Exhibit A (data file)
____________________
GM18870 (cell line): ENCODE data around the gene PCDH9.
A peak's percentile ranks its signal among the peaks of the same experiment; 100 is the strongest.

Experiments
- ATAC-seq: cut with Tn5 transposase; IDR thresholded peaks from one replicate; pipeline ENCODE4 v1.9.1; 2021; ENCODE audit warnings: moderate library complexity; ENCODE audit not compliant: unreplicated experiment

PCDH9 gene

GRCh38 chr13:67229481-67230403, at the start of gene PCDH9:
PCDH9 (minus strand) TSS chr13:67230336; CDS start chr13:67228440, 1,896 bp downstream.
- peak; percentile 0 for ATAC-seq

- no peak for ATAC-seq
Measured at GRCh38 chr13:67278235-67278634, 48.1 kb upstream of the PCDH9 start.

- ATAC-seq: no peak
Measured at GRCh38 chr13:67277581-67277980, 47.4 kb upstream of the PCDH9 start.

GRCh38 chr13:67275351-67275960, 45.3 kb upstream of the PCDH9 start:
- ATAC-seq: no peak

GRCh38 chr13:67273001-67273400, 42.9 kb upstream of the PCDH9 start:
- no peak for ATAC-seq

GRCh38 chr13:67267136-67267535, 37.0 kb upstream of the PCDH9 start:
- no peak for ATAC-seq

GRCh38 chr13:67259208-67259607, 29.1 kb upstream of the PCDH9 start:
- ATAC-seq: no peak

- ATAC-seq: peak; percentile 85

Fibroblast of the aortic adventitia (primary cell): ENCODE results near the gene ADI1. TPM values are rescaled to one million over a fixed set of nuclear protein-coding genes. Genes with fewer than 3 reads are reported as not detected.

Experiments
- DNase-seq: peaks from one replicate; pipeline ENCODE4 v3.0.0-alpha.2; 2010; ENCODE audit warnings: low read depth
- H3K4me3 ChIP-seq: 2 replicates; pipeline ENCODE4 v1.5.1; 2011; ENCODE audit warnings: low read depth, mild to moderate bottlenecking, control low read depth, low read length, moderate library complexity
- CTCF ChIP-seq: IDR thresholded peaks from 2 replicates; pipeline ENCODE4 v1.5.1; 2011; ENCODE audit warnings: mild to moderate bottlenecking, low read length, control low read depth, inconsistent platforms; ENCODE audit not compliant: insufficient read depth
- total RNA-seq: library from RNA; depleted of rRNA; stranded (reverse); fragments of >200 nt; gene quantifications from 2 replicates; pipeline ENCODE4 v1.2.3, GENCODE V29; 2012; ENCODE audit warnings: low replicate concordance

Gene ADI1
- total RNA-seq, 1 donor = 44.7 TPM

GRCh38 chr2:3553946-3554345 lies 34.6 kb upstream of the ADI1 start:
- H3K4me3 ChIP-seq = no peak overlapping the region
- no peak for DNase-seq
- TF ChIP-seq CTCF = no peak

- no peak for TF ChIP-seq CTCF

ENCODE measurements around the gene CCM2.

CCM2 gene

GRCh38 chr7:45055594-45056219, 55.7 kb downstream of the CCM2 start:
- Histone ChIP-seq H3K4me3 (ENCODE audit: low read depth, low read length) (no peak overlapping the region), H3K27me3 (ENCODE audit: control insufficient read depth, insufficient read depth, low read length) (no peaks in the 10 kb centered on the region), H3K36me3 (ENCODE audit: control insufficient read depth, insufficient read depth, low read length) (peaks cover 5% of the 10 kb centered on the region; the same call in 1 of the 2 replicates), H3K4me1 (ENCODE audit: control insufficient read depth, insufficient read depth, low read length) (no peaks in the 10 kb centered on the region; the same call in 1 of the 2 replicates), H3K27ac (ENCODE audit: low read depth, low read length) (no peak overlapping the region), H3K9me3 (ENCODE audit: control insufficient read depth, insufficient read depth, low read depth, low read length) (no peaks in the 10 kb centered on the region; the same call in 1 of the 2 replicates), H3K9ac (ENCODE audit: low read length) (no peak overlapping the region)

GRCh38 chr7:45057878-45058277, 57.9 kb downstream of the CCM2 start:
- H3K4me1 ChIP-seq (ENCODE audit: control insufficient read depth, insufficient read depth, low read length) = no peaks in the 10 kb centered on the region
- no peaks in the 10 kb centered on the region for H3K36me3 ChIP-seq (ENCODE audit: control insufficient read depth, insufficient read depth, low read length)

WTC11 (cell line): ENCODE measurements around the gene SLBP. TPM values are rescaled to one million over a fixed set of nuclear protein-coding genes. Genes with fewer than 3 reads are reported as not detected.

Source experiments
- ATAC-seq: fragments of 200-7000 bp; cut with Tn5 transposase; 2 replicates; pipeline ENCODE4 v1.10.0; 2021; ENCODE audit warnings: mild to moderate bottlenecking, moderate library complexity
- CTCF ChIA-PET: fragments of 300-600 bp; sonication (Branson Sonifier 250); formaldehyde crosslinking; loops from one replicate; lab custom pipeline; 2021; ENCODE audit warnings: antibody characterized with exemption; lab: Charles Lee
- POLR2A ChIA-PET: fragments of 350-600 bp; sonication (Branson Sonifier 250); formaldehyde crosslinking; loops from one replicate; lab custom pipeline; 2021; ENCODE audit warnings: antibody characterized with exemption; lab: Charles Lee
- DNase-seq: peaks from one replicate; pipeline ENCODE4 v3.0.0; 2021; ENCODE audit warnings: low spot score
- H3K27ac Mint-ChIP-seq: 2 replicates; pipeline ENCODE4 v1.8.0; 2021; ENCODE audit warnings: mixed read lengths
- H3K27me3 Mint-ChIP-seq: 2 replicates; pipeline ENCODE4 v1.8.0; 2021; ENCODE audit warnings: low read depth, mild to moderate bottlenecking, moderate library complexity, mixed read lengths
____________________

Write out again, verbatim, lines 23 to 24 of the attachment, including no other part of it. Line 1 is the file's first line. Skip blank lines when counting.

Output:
Experiments
- DNase-seq: peaks from one replicate; pipeline ENCODE4 v3.0.0-alpha.2; 2010; ENCODE audit warnings: low read depth